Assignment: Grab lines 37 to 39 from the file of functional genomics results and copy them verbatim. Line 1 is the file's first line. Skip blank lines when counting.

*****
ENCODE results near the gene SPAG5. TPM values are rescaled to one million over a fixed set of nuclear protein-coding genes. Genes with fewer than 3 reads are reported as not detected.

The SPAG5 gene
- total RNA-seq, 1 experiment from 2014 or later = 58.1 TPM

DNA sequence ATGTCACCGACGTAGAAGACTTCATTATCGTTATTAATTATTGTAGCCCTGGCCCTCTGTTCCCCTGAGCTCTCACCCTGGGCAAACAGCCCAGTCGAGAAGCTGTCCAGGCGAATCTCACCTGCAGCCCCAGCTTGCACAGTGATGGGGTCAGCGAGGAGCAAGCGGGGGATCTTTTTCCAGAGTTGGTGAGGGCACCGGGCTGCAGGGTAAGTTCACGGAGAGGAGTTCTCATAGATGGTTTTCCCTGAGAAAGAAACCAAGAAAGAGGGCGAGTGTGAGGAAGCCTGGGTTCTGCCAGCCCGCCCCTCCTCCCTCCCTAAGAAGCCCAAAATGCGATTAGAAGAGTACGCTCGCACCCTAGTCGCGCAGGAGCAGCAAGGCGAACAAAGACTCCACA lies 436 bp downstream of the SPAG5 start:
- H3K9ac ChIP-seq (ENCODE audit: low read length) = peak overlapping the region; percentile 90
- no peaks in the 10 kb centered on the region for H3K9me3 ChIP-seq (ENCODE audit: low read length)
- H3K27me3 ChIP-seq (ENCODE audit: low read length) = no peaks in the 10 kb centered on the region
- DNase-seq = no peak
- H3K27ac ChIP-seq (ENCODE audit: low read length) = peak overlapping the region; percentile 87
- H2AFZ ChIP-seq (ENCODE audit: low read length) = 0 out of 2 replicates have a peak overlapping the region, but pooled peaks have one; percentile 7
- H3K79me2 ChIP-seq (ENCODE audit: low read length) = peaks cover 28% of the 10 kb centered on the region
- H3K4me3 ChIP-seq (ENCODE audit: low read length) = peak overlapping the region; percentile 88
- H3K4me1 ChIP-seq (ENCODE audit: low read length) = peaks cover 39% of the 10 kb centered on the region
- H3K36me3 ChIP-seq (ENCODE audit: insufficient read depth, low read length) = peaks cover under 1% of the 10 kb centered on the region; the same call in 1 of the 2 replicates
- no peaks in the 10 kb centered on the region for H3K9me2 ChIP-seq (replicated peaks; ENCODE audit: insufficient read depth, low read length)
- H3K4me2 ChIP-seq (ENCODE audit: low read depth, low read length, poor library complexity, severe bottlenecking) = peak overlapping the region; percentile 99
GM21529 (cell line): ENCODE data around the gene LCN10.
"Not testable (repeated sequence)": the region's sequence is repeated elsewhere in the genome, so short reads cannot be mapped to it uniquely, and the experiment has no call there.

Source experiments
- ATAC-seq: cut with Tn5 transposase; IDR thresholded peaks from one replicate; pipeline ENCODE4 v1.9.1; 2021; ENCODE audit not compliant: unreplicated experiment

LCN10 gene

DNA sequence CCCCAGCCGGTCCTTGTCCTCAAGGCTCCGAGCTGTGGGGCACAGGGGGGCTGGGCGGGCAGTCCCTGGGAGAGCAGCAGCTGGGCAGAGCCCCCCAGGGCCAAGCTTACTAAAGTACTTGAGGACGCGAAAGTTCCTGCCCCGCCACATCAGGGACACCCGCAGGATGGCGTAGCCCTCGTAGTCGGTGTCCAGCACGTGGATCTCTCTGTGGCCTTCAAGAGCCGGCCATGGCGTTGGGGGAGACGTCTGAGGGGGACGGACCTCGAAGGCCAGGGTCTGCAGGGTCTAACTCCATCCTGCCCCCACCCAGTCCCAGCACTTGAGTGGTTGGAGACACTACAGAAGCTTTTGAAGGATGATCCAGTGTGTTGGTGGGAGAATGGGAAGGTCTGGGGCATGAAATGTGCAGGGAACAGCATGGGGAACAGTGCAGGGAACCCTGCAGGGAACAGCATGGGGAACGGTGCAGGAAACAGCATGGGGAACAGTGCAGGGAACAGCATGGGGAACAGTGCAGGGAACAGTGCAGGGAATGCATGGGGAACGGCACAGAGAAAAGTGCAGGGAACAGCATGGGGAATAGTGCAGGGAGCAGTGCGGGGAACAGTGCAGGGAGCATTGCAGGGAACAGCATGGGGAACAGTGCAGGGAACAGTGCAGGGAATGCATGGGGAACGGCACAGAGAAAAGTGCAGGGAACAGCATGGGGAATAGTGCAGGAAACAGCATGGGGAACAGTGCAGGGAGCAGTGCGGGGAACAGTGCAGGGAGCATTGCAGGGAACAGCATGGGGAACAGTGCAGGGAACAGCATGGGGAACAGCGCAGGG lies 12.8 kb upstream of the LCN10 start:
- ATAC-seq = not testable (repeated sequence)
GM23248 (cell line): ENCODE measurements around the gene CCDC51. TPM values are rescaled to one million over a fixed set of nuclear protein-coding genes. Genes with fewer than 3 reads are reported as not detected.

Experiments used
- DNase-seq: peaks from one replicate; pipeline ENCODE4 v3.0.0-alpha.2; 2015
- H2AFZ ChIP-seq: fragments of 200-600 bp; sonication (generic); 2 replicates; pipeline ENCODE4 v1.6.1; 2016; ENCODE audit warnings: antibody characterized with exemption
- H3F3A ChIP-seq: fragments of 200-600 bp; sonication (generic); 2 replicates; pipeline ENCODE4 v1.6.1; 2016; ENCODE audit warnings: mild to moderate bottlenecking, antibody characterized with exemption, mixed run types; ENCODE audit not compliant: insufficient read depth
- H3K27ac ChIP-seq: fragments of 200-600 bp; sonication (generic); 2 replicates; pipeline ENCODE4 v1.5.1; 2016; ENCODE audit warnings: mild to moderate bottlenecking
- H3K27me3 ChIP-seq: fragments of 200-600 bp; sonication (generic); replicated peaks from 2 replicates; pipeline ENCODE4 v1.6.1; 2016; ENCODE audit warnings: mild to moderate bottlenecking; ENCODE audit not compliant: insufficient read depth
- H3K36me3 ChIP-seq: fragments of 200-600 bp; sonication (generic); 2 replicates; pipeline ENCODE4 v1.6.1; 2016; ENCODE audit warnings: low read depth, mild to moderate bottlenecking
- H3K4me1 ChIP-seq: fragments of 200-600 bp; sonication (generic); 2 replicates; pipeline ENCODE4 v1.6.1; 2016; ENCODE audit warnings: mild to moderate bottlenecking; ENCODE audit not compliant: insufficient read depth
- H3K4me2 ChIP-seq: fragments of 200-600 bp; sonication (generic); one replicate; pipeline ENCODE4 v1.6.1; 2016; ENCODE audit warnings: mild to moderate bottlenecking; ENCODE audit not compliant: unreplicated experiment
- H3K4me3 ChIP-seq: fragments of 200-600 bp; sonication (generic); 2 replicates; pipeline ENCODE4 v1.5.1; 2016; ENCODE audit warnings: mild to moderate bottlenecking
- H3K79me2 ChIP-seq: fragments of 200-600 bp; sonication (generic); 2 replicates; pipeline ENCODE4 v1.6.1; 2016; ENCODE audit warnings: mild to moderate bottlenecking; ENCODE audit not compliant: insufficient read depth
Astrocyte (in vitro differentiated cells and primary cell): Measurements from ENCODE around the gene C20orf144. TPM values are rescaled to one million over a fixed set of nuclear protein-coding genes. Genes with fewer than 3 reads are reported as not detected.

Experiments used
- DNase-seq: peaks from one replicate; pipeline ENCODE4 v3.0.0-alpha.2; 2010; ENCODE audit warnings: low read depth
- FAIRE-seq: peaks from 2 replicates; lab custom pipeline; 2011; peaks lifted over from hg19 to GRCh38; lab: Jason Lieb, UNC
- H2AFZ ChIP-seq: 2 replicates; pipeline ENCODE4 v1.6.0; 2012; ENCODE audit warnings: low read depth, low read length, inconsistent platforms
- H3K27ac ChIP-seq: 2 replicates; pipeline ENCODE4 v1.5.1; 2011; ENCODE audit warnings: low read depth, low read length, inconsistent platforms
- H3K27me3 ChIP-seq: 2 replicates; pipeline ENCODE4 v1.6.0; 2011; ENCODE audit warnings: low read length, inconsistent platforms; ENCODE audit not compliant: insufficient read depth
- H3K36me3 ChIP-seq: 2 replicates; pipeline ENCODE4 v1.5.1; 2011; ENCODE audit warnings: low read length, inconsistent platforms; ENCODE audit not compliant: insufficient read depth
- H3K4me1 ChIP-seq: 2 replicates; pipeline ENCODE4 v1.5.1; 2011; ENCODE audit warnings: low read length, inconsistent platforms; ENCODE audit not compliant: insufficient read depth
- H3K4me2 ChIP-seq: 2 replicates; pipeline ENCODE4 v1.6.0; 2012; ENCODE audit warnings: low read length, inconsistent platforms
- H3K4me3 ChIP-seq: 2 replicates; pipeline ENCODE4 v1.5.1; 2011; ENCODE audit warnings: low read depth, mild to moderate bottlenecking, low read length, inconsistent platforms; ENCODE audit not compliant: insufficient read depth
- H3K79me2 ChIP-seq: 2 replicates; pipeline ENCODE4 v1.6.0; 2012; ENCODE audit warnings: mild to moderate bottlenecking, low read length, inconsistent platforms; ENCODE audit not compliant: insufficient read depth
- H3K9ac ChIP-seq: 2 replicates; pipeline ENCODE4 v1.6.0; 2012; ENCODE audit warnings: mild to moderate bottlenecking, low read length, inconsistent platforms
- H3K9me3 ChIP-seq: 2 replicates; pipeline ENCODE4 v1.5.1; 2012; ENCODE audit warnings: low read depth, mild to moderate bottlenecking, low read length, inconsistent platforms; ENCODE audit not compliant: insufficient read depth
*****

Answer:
Experiments used
- DNase-seq: peaks from one replicate; pipeline ENCODE4 v3.0.0-alpha.2; 2010; ENCODE audit warnings: low read depth
- FAIRE-seq: peaks from 2 replicates; lab custom pipeline; 2011; peaks lifted over from hg19 to GRCh38; lab: Jason Lieb, UNC